This article was originally published by EcoBuilding Pulse and explains how Manassas Park Elementary School & Pre-K teaches students and the community about energy efficiency.
In 2009, the City of Manassas Park, Va., expanded Manassas Park Elementary, which served kindergarten through third grade, to include fourth and fifth graders, as well as pre-K learners. The two-building project also sought to give students a greater connection with nature, via the wooded preserve adjacent to the campus as well as an outdoor classroom that doubles as a stormwater bioretention facility. Ensconced in glass, the school features no space, be it hallway, office, or classroom, without a view to the outside. And even in an era of security, Manassas Park Elementary makes outdoor learning part of its daily curriculum.
Students are seeing the light – and it's green. Classrooms are equipped with a green light that shows when temperature and humidity levels are suitable for opening the windows. “When that light goes green, oftentimes it’s not just the teachers driving that effort [to open the windows]. It’s the kids,” says Stacey Mammon, principal at Manassas Park Elementary and Pre-K. “They start asking to open the windows. It’s really powerful having that ownership of their school and what’s happening in it.”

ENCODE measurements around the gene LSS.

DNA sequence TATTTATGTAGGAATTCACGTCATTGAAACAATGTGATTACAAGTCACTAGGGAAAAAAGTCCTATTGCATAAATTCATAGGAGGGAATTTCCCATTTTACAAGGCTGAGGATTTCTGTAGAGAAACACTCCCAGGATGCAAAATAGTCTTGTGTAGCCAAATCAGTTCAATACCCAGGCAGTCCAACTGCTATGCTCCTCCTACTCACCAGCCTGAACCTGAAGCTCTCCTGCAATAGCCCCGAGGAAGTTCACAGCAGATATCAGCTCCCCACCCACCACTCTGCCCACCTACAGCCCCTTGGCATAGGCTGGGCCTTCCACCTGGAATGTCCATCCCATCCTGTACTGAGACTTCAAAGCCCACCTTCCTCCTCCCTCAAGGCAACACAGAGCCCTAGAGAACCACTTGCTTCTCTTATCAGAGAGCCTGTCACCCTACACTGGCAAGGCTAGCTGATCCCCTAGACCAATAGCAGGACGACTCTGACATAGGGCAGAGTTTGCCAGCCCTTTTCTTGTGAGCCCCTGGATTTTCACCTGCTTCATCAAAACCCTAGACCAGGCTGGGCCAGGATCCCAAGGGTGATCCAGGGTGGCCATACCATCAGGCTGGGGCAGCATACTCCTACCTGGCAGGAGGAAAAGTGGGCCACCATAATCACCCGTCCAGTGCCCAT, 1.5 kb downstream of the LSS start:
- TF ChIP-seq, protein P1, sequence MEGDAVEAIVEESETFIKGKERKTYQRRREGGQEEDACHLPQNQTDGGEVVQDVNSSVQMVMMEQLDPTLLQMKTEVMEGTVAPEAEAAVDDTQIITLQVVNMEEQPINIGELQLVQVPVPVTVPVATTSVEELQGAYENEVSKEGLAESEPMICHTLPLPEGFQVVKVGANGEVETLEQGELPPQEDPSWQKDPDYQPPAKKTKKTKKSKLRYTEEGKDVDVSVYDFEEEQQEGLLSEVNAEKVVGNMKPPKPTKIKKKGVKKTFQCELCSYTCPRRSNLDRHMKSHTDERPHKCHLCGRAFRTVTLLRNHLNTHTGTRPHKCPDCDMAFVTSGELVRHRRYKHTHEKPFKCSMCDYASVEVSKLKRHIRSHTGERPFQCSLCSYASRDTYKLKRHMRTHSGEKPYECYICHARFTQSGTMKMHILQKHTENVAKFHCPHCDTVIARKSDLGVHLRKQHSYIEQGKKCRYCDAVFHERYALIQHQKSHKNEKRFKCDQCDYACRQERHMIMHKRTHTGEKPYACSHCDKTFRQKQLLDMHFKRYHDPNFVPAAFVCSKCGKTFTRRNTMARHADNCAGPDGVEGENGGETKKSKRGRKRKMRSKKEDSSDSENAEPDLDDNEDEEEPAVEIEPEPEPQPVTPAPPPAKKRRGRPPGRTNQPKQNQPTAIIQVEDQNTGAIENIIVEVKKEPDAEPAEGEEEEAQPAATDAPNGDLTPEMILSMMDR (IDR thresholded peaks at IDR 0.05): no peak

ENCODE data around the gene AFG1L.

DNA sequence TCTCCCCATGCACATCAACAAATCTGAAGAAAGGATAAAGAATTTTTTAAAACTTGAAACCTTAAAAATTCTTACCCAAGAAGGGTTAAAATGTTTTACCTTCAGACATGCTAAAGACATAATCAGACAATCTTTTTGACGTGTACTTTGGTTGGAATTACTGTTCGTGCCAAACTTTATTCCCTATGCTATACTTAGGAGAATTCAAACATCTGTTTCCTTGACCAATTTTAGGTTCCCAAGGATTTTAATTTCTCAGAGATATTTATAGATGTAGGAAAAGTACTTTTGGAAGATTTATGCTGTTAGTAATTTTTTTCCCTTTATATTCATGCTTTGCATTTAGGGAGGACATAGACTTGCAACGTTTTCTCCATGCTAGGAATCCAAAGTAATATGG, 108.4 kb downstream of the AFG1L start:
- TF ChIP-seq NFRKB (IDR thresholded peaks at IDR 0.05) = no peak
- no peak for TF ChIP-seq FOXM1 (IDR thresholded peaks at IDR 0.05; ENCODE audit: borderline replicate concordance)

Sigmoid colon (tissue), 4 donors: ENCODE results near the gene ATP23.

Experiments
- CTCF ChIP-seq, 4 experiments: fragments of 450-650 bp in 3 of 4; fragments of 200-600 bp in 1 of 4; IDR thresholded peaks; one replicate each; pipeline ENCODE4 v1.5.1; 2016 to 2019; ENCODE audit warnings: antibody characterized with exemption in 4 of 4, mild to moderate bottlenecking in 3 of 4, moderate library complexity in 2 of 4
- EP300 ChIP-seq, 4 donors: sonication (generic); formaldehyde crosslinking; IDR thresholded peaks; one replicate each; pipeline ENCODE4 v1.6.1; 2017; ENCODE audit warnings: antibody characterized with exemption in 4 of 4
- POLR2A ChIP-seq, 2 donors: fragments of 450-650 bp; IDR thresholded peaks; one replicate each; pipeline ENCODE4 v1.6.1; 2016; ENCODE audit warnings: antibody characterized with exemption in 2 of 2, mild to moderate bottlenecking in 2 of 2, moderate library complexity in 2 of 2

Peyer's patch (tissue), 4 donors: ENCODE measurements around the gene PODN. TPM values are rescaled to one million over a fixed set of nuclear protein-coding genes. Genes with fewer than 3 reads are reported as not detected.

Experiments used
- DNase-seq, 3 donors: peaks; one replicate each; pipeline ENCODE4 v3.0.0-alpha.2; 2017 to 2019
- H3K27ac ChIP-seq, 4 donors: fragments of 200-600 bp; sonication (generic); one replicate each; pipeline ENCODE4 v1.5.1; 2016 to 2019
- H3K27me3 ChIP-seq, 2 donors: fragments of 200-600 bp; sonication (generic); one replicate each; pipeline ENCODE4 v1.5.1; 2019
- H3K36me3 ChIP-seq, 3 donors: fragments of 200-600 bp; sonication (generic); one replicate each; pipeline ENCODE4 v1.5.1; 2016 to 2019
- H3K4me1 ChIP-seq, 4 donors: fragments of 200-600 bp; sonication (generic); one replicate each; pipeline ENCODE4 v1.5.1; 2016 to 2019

The project’s design team made sure to measure energy, water, and other resources from the beginning, enabling even this relatively new structure to provide teaching tools after just three years. Next door, the existing Cougar Elementary school (which opened in 2001) also provided a point of comparison, housing the same number of students and using the same maintenance staff. All told, the lesson is that the right combination of design and material selections, as well as occupant buy-in, can save a lot of energy.
Read the full article: http://www.ecobuildingpulse.com/projects/quick-study-in-efficiency_o